Fancy not paying a penny for your Internet connection? How about free voice calls on your mobile as well as much web surfing and email as you can handle all for nowt? It sounds like a pipe dream, but one network has this week committed to offering free web and mobile data/voice to consumers and believes that other networks will inevitably plump for the free model too.
‘In a few years Internet access as a paid service won’t exist any more’, argues Rodion Shishkov, the VP Services of 4G telecoms company Yota. ‘Rather than collect subscriptions from customers providers will make their money by charging third parties to use their networks to offer services to consumers like banking, music and video.’
Shishkov adds that his company Yota, which has 4G networks (the next generation wireless technology) in Russia and South America and is launching in several more countries in 2011, will pioneer the free web in the next couple of years. He also believes that both US and Western European networks will adopt a similar approach soon after.
‘We are seeking new partners to develop this business model,’ adds Shishkov. ‘We are about to launch Yota Bank and we can see that there are many other companies that could develop their business using our network. I think in particular that video communications could prove to be very successful.’
Shishkov believes that the catalyst for change will be the widespread introduction of 4G networks across the globe. 4G, which is available in two major versions; LTE (which is the format earmarked for the UK) and WiMAX (which is being used in the US and is also used in some cities in Russia by Yota), offers consumers data download speeds of up to 100 Mbit/s, significantly faster than 3G networks. Champions of the technology, which is available via in several countries including Sweden (TeliaSonera ), the US and Korea predict it will replace home broadband systems with consumers using 4G to access the web on tablet devices, laptops and phones both at home and on the move.
So could networks offer consumer web access for free via 4G? LTE 4G networks are cheaper to run as they make more efficient use of radio spectrum than 3G. It is also unlikely that telecoms companies will pay the inflated amounts they paid governments for 3G licences a decade ago. So cheaper/free options may prove more financially viable. The set up costs of creating the 4G network are also cheaper than 3G and it is likely that most 4G providers will focus on cities rather than offering blanket coverage across a country.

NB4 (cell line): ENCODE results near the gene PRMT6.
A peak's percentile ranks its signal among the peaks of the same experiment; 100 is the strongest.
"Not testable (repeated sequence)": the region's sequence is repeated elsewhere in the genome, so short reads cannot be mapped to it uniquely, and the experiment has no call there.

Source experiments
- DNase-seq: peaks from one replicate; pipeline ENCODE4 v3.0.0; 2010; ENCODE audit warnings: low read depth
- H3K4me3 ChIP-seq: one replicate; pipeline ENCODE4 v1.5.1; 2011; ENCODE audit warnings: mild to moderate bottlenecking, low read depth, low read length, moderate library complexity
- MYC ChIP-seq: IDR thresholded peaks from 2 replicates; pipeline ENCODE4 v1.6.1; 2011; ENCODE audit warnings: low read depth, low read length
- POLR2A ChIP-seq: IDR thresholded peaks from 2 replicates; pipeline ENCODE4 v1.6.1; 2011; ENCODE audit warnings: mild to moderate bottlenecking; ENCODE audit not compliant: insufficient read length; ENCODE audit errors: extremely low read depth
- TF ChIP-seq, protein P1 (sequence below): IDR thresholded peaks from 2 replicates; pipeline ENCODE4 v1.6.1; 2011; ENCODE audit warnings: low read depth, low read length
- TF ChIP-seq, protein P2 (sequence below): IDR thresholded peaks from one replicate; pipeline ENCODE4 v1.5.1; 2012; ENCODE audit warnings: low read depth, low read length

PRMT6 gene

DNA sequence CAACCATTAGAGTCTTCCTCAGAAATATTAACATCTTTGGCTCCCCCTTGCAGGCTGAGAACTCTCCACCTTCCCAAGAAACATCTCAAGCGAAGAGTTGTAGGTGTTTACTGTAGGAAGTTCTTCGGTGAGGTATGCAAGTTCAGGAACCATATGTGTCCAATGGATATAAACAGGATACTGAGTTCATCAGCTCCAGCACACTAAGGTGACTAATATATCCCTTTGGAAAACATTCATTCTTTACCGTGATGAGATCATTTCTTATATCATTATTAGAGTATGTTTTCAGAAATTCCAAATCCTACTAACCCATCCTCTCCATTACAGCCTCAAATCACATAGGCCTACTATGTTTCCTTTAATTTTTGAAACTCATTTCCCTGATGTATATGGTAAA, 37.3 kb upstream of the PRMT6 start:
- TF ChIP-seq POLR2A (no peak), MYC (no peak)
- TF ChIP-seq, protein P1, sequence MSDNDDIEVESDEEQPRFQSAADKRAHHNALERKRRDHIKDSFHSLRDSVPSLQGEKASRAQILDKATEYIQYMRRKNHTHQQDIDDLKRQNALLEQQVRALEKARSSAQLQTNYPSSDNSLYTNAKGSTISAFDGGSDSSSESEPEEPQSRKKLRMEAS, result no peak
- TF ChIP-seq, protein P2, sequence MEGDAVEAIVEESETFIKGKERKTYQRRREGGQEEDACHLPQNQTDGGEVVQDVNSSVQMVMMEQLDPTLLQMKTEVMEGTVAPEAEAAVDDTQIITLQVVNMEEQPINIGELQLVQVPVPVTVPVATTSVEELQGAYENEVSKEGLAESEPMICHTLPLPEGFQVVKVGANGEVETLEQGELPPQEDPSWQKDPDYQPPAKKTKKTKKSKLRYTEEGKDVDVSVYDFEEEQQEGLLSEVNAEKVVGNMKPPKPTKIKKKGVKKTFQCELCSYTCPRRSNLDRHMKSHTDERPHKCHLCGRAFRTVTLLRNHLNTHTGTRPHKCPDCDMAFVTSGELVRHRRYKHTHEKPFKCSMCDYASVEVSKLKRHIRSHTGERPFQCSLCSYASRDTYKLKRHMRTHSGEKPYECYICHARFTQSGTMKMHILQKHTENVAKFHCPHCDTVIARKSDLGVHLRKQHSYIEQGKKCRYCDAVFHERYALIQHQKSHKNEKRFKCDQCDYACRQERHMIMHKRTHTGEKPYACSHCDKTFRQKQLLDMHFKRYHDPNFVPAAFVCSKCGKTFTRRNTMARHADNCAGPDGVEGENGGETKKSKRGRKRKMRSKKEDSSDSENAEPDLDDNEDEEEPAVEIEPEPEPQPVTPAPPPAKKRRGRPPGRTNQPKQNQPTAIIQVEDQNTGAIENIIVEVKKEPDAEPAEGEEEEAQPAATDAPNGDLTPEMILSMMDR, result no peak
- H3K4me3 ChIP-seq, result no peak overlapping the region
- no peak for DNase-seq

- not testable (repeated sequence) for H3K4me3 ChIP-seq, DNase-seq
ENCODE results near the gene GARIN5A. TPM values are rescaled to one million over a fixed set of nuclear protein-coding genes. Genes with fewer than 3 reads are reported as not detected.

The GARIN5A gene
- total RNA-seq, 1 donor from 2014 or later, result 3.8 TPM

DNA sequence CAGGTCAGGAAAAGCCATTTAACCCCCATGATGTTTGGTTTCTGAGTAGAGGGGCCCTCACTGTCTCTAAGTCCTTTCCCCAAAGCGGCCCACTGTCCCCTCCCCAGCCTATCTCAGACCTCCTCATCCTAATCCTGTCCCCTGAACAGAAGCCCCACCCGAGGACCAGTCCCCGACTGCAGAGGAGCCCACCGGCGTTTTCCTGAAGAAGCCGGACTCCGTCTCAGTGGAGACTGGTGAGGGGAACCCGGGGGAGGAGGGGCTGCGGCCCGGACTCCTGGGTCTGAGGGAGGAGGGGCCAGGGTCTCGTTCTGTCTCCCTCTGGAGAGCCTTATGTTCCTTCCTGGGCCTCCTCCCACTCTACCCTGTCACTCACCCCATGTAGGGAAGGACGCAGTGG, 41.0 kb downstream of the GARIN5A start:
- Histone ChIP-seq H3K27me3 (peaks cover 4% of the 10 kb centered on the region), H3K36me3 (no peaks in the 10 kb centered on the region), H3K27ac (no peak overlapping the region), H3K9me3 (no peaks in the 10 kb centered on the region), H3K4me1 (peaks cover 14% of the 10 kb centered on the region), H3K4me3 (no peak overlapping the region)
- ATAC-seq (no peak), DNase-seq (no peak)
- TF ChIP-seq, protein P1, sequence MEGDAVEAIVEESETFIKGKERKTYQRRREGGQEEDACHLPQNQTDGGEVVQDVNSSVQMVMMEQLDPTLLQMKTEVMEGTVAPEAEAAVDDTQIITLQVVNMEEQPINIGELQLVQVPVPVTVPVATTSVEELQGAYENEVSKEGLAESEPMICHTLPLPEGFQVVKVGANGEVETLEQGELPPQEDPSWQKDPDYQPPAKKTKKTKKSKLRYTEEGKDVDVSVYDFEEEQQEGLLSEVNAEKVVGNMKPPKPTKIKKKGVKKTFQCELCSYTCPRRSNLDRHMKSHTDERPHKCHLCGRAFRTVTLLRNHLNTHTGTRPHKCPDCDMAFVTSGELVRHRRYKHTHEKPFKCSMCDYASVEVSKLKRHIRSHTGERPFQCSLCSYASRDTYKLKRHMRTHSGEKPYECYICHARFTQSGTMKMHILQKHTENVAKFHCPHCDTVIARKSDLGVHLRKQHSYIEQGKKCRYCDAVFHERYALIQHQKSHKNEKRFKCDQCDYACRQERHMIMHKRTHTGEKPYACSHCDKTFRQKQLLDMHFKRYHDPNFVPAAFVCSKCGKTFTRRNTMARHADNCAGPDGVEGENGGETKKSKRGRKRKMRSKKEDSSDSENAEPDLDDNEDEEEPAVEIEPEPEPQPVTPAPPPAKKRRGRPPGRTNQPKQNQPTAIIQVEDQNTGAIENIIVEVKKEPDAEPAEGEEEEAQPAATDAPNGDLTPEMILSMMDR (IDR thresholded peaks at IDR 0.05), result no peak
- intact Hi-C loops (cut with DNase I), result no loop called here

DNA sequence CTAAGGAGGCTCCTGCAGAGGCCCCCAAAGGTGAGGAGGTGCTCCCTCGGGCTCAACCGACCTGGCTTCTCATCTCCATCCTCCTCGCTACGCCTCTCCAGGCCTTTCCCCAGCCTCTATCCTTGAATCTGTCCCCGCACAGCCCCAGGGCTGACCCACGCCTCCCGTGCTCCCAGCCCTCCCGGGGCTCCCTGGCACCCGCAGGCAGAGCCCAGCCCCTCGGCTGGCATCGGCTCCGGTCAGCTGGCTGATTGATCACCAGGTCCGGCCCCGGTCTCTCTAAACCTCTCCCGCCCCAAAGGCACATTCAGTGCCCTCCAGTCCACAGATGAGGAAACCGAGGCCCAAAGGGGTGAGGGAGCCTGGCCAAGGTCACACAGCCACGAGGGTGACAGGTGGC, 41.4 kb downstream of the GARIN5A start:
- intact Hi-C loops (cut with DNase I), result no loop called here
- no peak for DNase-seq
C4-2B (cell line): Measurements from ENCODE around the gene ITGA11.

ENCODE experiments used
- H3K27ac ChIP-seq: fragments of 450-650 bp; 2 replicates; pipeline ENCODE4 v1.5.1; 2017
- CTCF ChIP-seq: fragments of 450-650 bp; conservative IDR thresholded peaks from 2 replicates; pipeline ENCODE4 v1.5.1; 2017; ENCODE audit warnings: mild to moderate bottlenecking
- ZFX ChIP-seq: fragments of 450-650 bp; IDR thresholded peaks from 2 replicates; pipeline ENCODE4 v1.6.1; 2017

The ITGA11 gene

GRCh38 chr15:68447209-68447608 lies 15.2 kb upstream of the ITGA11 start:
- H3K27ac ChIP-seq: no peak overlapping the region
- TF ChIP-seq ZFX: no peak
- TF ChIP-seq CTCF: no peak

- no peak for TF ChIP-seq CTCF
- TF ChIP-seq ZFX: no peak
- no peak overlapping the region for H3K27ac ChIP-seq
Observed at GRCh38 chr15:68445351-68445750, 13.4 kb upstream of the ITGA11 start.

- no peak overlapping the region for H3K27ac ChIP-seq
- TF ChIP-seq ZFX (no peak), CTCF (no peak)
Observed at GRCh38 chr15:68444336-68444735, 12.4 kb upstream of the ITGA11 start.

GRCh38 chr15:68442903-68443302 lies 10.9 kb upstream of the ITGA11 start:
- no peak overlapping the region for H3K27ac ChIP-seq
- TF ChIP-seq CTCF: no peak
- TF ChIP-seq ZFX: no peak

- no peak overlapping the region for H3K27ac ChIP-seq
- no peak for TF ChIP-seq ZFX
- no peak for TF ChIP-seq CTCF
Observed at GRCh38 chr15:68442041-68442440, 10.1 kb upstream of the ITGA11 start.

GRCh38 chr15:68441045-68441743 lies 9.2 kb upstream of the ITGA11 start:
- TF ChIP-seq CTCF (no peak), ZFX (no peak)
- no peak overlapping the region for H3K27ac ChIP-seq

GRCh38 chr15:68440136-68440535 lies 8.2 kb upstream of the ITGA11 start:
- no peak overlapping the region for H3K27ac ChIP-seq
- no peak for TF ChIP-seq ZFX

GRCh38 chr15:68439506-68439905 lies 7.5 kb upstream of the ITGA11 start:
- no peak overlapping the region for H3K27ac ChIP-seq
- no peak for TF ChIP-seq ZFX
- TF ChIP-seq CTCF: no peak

The theory then runs that companies like Yota will offer free web in emerging markets like Russia, Brazil, India, Africa etc and agree deals with banks, entertainment companies to offer services which previously haven’t been available in those countries. Then the free web will undergo a domino effect as bigger multi-national players like Vodafone or T-Mobile then offer a free service in the United States or Western Europe.
So are Yota’s predictions likely to come true? It would be a seismic shift for the industry to adopt a free model giving up billions of pounds of revenue along the way.
There has however already been a surge in 4G activity in the US this month. Last week Verizon Wireless rolled out its LTE 4G network to 38 cities in and in a sign of what might follow has undercut its 3G tariffs offering consumers 4G at $10 a month cheaper. Clearwire and T-Mobile already offer US customer 4G systems using the rival WiMAX system.
‘I anticipate a price battle, for sure,’ Tolaga Research analyst Phil Marshall told US website Computer World. ‘Price is what these guys are going to be focused on to try to drive demand to their networks.’
At the present time most 4G networks are accessed via dongles for laptops or portable mini hot spots, but both Samsung and LG will offer LTE 4G phones in 2011 with tablet PCs likely to follow. There are also rumours that the next generation of iPhone will be compatible with 4G networks. LTE 4G services aren’t likely to be available in the UK until at least 2014.